Purpose: Designed as a projective measure.
Population: Ages 4 and over.
Time: (100-200) minutes in 2 sessions one day apart.
Author: Henry A. Murray.
Publisher: Harvard University Press.
Description: The Thematic Apperception Test (TAT) is, along with the Rorschach, among the most widely used, researched, and taught projective tests in existence. It consists of a series of pictures of relatively ambiguous scenes to which subjects are requested to make up stories or fantasies concerning what is, has, and is going to happen, along with a description of the thoughts and feelings of the various characters depicted. The test protocol thus provides the examiner with a rich source of data, based on the subject's perceptions and imagination, for use in the understanding of the subject's current needs, motives, emotions, and conflicts, both conscious and unconscious. Its use in clinical assessment is generally part of a larger battery of tests and interview data.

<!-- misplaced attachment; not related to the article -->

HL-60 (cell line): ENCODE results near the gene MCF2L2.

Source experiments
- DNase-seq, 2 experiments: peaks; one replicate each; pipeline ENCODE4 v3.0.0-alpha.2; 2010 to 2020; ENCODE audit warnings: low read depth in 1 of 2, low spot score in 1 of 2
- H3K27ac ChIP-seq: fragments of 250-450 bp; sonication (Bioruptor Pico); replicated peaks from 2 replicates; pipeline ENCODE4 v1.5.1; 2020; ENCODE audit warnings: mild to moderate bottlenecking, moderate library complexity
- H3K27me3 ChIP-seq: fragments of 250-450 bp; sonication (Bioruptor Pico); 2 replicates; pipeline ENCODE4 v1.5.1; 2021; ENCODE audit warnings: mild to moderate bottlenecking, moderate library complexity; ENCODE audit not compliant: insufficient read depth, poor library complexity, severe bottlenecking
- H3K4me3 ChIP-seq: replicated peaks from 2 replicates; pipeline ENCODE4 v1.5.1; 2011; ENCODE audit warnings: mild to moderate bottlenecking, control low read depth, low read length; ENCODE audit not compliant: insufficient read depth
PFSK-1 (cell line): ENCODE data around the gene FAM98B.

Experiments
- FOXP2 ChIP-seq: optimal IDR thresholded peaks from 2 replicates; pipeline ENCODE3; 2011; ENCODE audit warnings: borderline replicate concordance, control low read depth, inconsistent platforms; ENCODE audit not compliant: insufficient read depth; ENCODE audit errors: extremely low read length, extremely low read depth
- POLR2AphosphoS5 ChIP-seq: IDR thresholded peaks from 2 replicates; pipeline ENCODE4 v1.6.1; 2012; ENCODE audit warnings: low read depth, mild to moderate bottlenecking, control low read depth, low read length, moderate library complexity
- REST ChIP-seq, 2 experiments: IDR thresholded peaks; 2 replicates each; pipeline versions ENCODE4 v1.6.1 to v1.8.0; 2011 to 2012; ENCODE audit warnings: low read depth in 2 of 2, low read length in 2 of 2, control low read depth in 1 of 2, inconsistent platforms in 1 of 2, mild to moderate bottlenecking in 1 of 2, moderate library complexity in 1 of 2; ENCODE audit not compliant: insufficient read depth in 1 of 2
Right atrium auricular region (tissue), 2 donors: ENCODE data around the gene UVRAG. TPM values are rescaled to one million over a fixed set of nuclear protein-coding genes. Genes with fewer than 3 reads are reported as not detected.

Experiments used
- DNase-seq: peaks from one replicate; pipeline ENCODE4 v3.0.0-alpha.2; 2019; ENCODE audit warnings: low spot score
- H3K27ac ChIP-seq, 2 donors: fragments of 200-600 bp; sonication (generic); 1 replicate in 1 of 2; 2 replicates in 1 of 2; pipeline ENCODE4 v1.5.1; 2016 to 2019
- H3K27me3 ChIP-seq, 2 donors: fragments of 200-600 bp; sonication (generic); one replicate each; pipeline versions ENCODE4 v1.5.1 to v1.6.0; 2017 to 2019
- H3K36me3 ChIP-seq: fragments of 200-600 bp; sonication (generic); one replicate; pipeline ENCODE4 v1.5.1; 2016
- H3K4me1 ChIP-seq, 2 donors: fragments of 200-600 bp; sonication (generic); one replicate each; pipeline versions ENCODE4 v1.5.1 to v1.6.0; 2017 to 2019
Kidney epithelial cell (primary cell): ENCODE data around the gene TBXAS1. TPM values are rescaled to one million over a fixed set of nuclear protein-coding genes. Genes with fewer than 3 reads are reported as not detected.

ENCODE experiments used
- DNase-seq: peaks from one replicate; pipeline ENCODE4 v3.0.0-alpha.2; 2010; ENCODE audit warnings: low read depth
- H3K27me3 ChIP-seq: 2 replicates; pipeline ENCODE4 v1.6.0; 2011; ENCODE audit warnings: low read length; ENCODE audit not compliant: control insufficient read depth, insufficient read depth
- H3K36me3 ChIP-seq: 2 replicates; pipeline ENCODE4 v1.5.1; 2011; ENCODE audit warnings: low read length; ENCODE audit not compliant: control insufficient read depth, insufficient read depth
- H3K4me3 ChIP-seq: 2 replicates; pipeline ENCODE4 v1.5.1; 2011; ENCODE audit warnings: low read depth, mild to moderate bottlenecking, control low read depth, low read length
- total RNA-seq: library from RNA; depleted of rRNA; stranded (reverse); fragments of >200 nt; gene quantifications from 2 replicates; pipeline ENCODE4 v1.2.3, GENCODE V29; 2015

Scoring: The data from the TAT can be scored according to a variety of existing quantitative systems. However, more commonly in clinical use the stories are interpreted in accord with general principles of inference derived from psychodynamic theory.
Reliability and Validity: The manual provides no information on reliability or validity, although the various scoring systems have independent psychometric data.
Suggested Uses: The TAT is recommended as a projective method
of personality assessment.